It's Not Just Muslims; We ALL Need to Debunk Our Sacred Texts and Beliefs

I am thrilled and relieved to see articles on the Huffington Post where some Muslims are standing up and acknowledging that while the Koran has peaceful and beautiful messages, it also has violent quotes and should not be treated as an unerring sacred text that needs to be slavishly followed. But it's not just Muslims that need to debunk their sacred texts. We all do.

Whether it's the Bible or the Constitution, every document written by human beings was written in a context, at a specific historic time, and is based on the level of consciousness of those who wrote them. Whether or not you think they are dictated by God, they are still fallible. How could that be?

Let's start with a few comments about religious texts.

1. Even if you believe that God is the author of the "holy" books, that doesn't mean that the channels through which God spoke had perfect powers of reception. People receive information through the eyes and ears of their society, their experience and their convictions. People who are blind realize they are missing a dimension of life. But they cannot truly understand specifically what they are missing. We are all blind and don't know it. So God could be screaming one thing, and we could hear another.

2. If there is a God, he/she is not necessarily unchanging and immutable. In fact, why do we believe this? We can see the universe is evolving. Why wouldn't the Creator be evolving as well? How and why would a static God create an evolving universe, which is his/her reflection? The assumption that God is, was and always will be the same creates havoc because it blocks us from examining teachings theoretically coming from God. The assumption of the static God leads to the assumption that God's word is unchanging.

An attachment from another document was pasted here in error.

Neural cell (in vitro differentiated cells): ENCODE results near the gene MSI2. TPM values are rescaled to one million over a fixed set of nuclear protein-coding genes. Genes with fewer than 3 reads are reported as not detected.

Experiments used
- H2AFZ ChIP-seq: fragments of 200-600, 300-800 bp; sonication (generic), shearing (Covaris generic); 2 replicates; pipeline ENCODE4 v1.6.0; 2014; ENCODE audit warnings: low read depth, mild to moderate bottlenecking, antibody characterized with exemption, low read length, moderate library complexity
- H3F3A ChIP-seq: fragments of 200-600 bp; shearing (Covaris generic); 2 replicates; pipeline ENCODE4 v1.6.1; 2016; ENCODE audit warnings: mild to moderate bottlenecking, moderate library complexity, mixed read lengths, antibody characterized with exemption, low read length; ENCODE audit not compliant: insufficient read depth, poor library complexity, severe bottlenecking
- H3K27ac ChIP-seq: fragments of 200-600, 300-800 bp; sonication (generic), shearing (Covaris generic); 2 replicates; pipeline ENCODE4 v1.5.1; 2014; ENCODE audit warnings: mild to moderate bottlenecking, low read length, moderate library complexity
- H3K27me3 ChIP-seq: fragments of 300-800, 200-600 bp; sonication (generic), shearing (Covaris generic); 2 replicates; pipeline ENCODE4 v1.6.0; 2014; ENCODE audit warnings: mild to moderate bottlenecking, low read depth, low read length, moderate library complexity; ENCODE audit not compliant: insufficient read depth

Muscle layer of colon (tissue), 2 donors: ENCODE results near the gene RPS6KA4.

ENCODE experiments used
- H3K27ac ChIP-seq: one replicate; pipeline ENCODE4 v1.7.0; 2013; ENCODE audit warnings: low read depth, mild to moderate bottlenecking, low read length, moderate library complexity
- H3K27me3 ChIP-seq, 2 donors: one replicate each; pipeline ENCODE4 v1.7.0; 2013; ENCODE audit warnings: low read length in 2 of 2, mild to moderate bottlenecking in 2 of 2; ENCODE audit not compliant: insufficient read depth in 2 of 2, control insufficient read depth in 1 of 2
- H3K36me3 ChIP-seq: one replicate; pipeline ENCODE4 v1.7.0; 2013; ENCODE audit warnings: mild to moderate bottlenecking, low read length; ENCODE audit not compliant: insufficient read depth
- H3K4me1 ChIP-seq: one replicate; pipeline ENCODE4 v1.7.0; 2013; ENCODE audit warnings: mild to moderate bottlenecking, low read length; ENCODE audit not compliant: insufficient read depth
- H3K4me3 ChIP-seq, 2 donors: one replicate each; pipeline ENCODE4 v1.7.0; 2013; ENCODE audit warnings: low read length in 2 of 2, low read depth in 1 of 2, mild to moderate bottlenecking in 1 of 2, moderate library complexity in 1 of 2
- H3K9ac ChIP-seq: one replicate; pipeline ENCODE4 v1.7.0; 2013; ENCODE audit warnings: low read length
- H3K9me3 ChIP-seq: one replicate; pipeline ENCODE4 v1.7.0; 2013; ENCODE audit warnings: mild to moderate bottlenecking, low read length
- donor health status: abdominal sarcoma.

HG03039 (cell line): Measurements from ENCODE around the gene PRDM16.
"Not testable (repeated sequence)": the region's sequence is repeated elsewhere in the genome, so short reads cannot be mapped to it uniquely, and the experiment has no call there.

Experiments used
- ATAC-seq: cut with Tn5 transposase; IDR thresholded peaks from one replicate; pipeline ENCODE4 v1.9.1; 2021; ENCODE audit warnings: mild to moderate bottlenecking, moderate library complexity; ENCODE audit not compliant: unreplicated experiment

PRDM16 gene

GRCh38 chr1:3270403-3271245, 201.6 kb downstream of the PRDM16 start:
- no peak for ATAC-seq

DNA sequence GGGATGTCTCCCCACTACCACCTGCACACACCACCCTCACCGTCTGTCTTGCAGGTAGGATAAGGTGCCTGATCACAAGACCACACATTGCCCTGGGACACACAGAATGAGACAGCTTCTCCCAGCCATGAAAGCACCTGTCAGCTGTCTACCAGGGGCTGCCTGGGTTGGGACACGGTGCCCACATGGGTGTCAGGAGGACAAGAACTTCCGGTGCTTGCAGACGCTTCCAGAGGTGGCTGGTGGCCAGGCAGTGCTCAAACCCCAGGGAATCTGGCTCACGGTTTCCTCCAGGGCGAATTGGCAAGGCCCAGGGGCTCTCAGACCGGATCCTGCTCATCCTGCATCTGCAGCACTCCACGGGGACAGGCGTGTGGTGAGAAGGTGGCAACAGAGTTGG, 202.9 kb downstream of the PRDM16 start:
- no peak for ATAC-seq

3. Even if God doesn't change fundamentally, can't God change his/her mind? And if so, why won't we let God speak? If God really wrote the Koran, the Bible or any other "sacred" text, who are we to say that God can't have a change of heart? If we insist that these ancient texts must be believed literally and forever, we are stopping God from speaking now. We are muzzling God.

Our religious "sacred" texts must be challenged. They are full of violence and prejudice that speak of their times. But so do secular "sacred" texts. Even the original Constitution of the U.S. allowed states to continue slavery and discrimination against women. The original Constitution even stipulated that a runaway slave could not be relieved of his or her servitude, and slaves were allowed to be considered property. It took a colossal social and political struggle to amend our Constitution. So much for our sacred text. Just because the Constitution does or does not say something doesn't mean that we can't change OUR minds.

We are so afraid of freedom, we don't allow ourselves to think, and we try to stifle the opposition by waving the flag of sacred texts. But it's not just sacred texts, it's our belief in all sacred cows that stifle thought. On top of books and documents, we can use tradition, public opinion, majority rule, "everybody knows" and collective perpetuated prejudice to legitimize beliefs and behaviors, no matter how negative the consequences of these beliefs and behaviors. Yet we know, all these change in time as well.

We have made progress in some areas. At one time, a cigarette and a drink were the signs of our coming of age, when we became young adults. I think we now know better than that. Similarly, at one time marriage was thought to be legitimate only between a man and a woman, and any other thought was unthinkable. Well, amazingly, in 2015, we see that sacred cow going away, as public opinion changes and social mores change as well.

The example of religious fundamentalism should give us all pause. We can look critically at religious fundamentalists and feel self-righteous about ourselves. But only when we confront all tyrannies - all the beliefs and behaviors that WE hold to be normal, right and natural - will we begin to liberate our minds and therefore our souls. This is the Inner Revolution. So let's all take a look at our own sacred cows, and let's give ourselves a chance to start thinking freely, which is the most important freedom we have.

Beth Green is a spiritual teacher who is promoting the concept of the Inner Revolution. You can hear her weekly on her radio show, InsideOut: The Inner Revolution, and you'll find many of her videos on Beth Green TV. Her latest video is called "The Inner Revolution: Confronting Our Gods & Freeing Ourselves." For more about Beth, go to her website,